Oh there has! There's a very, very careful process that we do -- and elaborate reports. Thousands of scientists worked on the LHC and there's a community of tens of thousands with families, with the lives that they live -- they don't want to destroy the world. If there were any real danger, believe me, you would be hearing from thousands of scientists, not just a few isolated fighters, about the potential dangers.

There's an overwhelming scientific consensus that the thing is safe after careful study and very open discussions. There's no conspiracy or secrecy here, everything's out in the open and everything has been carefully discussed. So it gives the wrong impression to say that scientists are arguing with each other about this.

How is this experiment going to change our vision of the world?

A view of the LHC ring underground

The LHC is a 27 kilometer (17 mile) long underground ring of magnets

We don't know in detail what's going to happen and there may be some big surprises, but I think the three kinds of ideas that look most promising to me -- any one of which would be a major, major contribution to science -- are the following:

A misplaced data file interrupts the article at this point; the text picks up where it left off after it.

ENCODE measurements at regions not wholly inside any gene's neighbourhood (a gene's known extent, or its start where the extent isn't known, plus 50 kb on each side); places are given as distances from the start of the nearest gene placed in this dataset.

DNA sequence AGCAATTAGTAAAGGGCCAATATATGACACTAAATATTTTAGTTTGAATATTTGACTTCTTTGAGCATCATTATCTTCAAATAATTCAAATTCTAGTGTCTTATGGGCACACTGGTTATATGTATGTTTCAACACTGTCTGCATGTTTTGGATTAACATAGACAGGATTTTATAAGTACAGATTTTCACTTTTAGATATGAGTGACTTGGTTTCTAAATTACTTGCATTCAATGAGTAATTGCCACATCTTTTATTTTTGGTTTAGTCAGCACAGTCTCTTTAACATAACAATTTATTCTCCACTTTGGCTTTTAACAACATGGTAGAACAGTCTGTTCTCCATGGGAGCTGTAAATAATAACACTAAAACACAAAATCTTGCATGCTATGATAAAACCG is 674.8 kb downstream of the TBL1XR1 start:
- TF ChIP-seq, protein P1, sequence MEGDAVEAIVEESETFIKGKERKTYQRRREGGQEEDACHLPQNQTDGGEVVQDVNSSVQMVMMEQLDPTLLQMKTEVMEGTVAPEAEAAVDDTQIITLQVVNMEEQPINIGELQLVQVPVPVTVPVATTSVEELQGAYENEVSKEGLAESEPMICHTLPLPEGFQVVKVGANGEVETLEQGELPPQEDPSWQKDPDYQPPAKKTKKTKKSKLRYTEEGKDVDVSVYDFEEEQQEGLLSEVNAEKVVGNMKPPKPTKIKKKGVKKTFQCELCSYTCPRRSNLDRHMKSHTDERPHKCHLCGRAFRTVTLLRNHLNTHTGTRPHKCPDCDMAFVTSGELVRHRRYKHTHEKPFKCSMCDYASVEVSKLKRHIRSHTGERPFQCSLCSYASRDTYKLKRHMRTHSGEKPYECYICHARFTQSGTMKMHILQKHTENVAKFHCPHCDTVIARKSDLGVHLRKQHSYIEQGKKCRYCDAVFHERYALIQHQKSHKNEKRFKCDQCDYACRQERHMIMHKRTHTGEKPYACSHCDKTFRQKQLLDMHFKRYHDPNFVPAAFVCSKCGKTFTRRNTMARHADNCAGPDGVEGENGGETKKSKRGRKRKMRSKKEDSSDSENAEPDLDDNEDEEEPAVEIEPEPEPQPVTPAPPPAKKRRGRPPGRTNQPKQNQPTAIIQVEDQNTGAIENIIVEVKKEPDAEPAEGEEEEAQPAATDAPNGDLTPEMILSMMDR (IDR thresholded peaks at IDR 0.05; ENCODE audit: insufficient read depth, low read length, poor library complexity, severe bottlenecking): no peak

Firstly, equations tell us that what appears to us in ordinary life as empty space is actually a material which affects the properties of matter in ways that our very successful equations tell us, but we've never yet really broken down this material to see what it's made out of. So it's as if we have been fish in an ocean, surrounded by water, and for a long time we've taken the water for granted because it's the only thing we know, we couldn't imagine a world without it.

But then if we were smart fish we would eventually realize that we are surrounded by something that is slowing us down and changing the way we move and function, and then the next step would be to figure out what this founding medium is made out of.

That's what the LHC is going to be able to do for the world we actually live in and the complex medium that we call empty space. For the first time we're going to be able to tell what kinds of things it is made out of. This is usually called looking for the “Higgs particle,” but it might not be one particle, it might be a whole bunch of things.

Another idea is that we will be able to make more beautiful equations of physics and combine our descriptions of all the different forces of nature, that at present have separate theories, into a unified field theory. We have very good ideas about doing this, but to do it we have to add to the equations of physics in ways that predict new phenomena.

A computer simulated image of atoms colliding

No-one knows exactly what will happen when particles collide